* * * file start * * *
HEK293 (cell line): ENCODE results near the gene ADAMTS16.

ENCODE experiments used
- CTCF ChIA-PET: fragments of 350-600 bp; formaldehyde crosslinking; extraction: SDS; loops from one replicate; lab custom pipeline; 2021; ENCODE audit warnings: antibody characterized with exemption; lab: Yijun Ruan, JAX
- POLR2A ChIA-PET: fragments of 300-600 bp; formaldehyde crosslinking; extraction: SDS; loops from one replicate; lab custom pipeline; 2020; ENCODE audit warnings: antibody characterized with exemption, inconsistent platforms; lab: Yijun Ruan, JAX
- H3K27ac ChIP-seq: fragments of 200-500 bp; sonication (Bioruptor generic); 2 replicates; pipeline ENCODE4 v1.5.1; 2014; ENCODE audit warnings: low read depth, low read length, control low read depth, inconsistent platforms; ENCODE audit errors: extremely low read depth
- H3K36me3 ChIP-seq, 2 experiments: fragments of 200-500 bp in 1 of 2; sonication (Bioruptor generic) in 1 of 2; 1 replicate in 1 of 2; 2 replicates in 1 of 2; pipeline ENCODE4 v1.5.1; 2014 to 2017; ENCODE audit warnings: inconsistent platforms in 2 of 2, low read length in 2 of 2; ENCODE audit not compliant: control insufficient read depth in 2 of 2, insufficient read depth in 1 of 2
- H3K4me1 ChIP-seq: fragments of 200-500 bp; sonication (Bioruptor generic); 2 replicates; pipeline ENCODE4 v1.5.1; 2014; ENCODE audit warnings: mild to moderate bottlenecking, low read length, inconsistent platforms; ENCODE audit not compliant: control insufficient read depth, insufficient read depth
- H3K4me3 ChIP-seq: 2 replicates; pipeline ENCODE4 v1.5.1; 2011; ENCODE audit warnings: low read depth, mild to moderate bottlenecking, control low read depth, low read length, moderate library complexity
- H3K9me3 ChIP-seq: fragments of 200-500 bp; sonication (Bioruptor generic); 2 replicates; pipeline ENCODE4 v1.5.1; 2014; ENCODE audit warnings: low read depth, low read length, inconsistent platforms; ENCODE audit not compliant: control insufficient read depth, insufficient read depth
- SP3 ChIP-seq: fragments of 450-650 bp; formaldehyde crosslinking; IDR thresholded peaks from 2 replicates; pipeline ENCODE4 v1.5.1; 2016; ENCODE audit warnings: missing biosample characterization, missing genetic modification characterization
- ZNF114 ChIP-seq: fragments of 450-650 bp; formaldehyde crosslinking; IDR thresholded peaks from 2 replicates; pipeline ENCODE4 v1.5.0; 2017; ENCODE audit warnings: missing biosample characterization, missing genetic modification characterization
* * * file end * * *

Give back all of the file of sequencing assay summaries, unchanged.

HEK293 (cell line): ENCODE results near the gene ADAMTS16.

ENCODE experiments used
- CTCF ChIA-PET: fragments of 350-600 bp; formaldehyde crosslinking; extraction: SDS; loops from one replicate; lab custom pipeline; 2021; ENCODE audit warnings: antibody characterized with exemption; lab: Yijun Ruan, JAX
- POLR2A ChIA-PET: fragments of 300-600 bp; formaldehyde crosslinking; extraction: SDS; loops from one replicate; lab custom pipeline; 2020; ENCODE audit warnings: antibody characterized with exemption, inconsistent platforms; lab: Yijun Ruan, JAX
- H3K27ac ChIP-seq: fragments of 200-500 bp; sonication (Bioruptor generic); 2 replicates; pipeline ENCODE4 v1.5.1; 2014; ENCODE audit warnings: low read depth, low read length, control low read depth, inconsistent platforms; ENCODE audit errors: extremely low read depth
- H3K36me3 ChIP-seq, 2 experiments: fragments of 200-500 bp in 1 of 2; sonication (Bioruptor generic) in 1 of 2; 1 replicate in 1 of 2; 2 replicates in 1 of 2; pipeline ENCODE4 v1.5.1; 2014 to 2017; ENCODE audit warnings: inconsistent platforms in 2 of 2, low read length in 2 of 2; ENCODE audit not compliant: control insufficient read depth in 2 of 2, insufficient read depth in 1 of 2
- H3K4me1 ChIP-seq: fragments of 200-500 bp; sonication (Bioruptor generic); 2 replicates; pipeline ENCODE4 v1.5.1; 2014; ENCODE audit warnings: mild to moderate bottlenecking, low read length, inconsistent platforms; ENCODE audit not compliant: control insufficient read depth, insufficient read depth
- H3K4me3 ChIP-seq: 2 replicates; pipeline ENCODE4 v1.5.1; 2011; ENCODE audit warnings: low read depth, mild to moderate bottlenecking, control low read depth, low read length, moderate library complexity
- H3K9me3 ChIP-seq: fragments of 200-500 bp; sonication (Bioruptor generic); 2 replicates; pipeline ENCODE4 v1.5.1; 2014; ENCODE audit warnings: low read depth, low read length, inconsistent platforms; ENCODE audit not compliant: control insufficient read depth, insufficient read depth
- SP3 ChIP-seq: fragments of 450-650 bp; formaldehyde crosslinking; IDR thresholded peaks from 2 replicates; pipeline ENCODE4 v1.5.1; 2016; ENCODE audit warnings: missing biosample characterization, missing genetic modification characterization
- ZNF114 ChIP-seq: fragments of 450-650 bp; formaldehyde crosslinking; IDR thresholded peaks from 2 replicates; pipeline ENCODE4 v1.5.0; 2017; ENCODE audit warnings: missing biosample characterization, missing genetic modification characterization